Welcome to Have Geeklets, Will Travel, a summer travel series that will help you think up cool travel plans that will appeal to both kids and adults. From geocaching expeditions in your backyard to factory tours in far-flung states, we’ll be providing ideas all summer long to get you out of your house and on the road for great adventures.
When the twins were four years old, we were eating through a bag of chips at dinner when I noticed that they were made in Virginia, as in, the next state over. Suddenly, I had a burning desire to see how our potato chips were made, and show the twins the process of turning a potato into a salty snack. Thanks to the Internet, I was able to give the company a call and ask if we could come by to see the machines in action. Come on down for the chip fry, they said.
Three hours and several wrong turns courtesy of Google Maps later, we pulled into the semi-empty parking lot of the potato chip factory and walked inside to the horrified staff who didn’t realize we were actually going to take them up on their offer to see the chip fry. There was a small window that we could peer through to see the machines, and the two or three workers (curse you, artisan potato chips with your small batches!) paused what they were doing to crack open a few bags and allow us to taste all their flavors. We bought a few bags and went home, determined to find a real factory tour.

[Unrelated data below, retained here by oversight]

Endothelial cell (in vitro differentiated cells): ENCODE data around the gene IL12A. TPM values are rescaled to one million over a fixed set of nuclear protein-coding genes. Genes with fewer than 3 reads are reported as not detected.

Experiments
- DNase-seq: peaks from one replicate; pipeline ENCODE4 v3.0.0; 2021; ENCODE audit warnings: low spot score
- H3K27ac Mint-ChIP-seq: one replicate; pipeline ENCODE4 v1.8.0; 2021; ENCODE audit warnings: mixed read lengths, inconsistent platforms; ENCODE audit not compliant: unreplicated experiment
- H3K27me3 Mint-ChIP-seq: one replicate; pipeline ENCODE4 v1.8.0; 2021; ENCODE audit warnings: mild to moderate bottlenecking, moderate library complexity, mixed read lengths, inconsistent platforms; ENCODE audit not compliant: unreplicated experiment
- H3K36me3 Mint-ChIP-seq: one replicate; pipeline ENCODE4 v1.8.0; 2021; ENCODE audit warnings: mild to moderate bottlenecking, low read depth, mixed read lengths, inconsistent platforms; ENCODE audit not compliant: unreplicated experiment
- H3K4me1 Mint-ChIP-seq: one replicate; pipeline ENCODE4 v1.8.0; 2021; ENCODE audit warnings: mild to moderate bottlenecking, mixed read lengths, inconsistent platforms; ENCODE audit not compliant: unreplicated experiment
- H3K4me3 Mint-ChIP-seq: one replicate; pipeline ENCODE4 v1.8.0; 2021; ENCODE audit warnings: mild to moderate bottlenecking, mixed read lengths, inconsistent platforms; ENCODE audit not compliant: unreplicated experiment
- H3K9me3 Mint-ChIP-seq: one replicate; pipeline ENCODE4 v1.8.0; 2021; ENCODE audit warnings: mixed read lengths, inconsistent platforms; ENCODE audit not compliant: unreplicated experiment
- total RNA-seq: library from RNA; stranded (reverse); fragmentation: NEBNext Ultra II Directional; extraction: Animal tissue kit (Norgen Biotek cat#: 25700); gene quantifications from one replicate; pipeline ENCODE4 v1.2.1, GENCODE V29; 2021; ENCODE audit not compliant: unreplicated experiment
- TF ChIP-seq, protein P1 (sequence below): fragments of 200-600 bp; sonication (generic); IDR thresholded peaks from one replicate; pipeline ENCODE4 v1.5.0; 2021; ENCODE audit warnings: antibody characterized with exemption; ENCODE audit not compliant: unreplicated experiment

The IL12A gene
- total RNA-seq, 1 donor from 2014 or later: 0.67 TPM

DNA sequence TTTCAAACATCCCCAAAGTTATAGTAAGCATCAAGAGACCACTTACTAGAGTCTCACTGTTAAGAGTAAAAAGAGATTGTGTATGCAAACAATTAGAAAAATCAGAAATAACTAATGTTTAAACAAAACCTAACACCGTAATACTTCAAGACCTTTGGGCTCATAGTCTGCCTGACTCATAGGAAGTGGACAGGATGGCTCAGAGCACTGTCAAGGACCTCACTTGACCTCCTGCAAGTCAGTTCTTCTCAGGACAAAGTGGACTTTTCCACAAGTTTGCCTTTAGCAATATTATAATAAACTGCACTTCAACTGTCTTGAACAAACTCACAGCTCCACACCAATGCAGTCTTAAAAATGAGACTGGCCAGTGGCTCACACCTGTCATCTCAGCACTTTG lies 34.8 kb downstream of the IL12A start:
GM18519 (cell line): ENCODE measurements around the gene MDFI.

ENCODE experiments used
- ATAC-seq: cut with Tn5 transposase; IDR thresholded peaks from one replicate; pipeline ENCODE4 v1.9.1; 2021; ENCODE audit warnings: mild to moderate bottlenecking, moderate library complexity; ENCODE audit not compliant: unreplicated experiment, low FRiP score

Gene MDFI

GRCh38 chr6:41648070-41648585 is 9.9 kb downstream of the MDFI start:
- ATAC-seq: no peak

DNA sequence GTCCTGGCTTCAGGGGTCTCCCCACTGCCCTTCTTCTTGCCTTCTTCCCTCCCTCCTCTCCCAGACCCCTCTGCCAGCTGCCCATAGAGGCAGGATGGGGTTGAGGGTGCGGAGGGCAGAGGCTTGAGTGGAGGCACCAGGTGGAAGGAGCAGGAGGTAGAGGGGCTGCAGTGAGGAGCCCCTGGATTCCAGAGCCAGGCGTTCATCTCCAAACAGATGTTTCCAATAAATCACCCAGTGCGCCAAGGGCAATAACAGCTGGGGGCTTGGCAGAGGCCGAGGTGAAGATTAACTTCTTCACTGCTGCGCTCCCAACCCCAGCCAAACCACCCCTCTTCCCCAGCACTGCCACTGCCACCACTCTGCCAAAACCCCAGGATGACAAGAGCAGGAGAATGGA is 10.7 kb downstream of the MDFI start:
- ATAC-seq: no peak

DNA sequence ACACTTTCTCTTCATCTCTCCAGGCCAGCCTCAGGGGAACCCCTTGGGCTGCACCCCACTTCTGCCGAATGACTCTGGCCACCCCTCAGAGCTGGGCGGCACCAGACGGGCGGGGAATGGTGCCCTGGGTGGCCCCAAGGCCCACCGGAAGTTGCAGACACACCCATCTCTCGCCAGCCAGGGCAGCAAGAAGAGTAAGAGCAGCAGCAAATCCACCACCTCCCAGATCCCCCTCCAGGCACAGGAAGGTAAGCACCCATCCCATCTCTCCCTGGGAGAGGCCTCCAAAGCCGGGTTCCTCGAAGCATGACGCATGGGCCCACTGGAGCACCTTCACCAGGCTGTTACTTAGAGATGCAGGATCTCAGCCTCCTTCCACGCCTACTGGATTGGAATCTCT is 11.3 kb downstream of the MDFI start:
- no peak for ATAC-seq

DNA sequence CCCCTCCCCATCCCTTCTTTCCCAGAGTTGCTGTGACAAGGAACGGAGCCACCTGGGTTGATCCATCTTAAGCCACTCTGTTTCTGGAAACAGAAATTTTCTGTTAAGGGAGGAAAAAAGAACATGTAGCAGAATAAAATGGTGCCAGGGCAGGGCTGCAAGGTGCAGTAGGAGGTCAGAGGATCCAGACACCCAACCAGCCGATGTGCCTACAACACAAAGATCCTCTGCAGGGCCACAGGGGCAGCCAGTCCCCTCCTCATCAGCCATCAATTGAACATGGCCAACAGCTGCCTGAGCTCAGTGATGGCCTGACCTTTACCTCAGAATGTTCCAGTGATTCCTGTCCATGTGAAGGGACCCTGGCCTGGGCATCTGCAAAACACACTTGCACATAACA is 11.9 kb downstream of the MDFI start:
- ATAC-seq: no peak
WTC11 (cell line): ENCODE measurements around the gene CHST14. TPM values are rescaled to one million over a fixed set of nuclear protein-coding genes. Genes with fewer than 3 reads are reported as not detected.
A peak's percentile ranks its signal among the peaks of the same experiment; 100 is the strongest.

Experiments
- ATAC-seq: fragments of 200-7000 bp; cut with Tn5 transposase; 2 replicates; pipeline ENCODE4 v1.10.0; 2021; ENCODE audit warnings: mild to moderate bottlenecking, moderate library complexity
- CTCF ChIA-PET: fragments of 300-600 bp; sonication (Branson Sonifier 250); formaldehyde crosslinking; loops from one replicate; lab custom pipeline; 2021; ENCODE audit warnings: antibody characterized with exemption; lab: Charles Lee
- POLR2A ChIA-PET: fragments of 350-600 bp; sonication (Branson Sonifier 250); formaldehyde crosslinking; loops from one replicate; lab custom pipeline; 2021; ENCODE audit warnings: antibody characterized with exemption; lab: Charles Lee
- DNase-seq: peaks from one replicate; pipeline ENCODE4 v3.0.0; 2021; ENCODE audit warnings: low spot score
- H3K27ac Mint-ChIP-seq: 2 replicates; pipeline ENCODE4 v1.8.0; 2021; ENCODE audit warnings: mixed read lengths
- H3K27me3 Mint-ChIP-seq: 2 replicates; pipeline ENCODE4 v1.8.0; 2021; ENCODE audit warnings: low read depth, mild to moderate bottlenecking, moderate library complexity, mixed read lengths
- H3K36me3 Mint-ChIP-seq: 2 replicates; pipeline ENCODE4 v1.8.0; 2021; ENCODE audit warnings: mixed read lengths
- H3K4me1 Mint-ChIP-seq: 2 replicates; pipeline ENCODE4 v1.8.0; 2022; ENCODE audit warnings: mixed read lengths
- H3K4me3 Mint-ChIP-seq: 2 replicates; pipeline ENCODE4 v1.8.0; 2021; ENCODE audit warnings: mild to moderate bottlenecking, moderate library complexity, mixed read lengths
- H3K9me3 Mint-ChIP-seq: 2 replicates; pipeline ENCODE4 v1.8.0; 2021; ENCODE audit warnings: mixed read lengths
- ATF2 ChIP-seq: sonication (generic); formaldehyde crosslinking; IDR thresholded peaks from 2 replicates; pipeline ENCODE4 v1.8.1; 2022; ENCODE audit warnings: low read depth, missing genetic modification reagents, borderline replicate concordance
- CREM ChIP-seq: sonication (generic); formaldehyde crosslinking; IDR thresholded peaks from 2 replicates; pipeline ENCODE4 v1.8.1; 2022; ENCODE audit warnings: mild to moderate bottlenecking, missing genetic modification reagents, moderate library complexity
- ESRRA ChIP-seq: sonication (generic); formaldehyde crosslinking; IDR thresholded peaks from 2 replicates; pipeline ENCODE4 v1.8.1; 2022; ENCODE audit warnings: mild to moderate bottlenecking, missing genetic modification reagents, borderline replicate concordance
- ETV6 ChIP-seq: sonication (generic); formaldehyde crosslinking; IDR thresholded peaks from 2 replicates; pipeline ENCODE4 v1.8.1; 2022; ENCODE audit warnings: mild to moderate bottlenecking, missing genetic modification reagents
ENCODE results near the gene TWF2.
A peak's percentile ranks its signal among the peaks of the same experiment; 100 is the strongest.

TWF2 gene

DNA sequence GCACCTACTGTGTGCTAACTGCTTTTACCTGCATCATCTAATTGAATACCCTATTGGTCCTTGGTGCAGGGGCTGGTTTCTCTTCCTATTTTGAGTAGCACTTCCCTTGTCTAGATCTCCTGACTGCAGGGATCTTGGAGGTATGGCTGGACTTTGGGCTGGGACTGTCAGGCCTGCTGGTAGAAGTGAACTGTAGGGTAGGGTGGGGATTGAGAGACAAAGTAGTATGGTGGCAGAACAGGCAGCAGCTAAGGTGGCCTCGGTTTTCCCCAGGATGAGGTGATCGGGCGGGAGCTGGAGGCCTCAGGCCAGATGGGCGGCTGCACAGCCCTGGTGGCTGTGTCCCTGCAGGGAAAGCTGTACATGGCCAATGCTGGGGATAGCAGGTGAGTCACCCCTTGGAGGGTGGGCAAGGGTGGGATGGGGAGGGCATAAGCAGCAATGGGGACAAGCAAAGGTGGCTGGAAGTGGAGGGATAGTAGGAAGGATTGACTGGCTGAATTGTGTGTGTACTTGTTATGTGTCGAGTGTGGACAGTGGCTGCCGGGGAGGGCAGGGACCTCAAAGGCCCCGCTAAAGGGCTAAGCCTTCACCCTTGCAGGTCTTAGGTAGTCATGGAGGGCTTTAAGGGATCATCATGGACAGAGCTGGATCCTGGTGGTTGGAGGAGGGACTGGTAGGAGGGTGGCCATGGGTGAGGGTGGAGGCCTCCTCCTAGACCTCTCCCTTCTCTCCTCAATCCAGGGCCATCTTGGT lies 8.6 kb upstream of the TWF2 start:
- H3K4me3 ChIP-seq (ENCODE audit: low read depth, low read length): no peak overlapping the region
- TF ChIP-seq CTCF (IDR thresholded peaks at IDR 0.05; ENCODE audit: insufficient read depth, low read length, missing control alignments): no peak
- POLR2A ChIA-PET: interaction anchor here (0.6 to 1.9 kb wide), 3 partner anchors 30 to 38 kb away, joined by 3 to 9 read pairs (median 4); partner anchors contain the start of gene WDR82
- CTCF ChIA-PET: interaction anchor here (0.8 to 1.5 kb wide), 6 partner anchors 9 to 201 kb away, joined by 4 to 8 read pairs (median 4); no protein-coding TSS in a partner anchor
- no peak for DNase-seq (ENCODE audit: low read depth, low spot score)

Luckily, there are dozens of places across America where you can travel to see your favorite snacks being made, from potato chips to caramel corn to jelly beans. It’s entertainment and education rolled into one, and most tours come with samples to boot. Snack tours are sort of like… well… the perfect chip. Bet you can’t go on just one.
Educational component: Beforehand, find out the names of the machines you’ll encounter on the tour, and make a bingo board for your kids to carry so they can mark a square whenever they find a new machine. Or have your kids build a “machine” at home out of recyclable materials. What type of snack can their machine create?
Here’s a list of tours to get you started. Try Googling food factory tours in your state:
- Cape Cod Chip Factory (Hyannis, Massachusetts): self-guided tours of the factory are held Monday through Friday (it’s closed on the weekends). Their website also boasts an online tour to watch beforehand, or for people who can’t make it to the factory.
- Utz Potato Chips (Hanover, Pennsylvania): a guided tour in front of an observation window, gadget geeks will love this tour with closed-circuit television enhancements. Open Monday through Thursday.
- Intercourse Pretzels (Intercourse, Pennsylvania): not only will you see pretzels being made, but kids are given some dough to try their hand at tying a knot. Their website has a detailed tour schedule. [If your kids are in the tween years, be prepared for some snickering at the name of the town/factory. - Ed.]
- Golden Flake Potato Chips (Birmingham, Alabama): see how your chip goes from whole potato into slices in a bag. Open Monday through Thursday.
- Campbell’s Sweet Factory (Cleveland, Ohio): learn how they make their sweet popcorn. Call ahead to set up your tour.
- Jelly Belly Jellybeans (Fairfield, California): did you know it takes a week to make a jellybean? You can learn that on one of the daily Jelly Belly tours.
- Hammond’s Candies (Denver, Colorado): watch how stripes get on candy canes Monday through Saturday on this candy factory tour.
Hit the road, geeks, and we’ll see you after your trip with the next summer travel idea.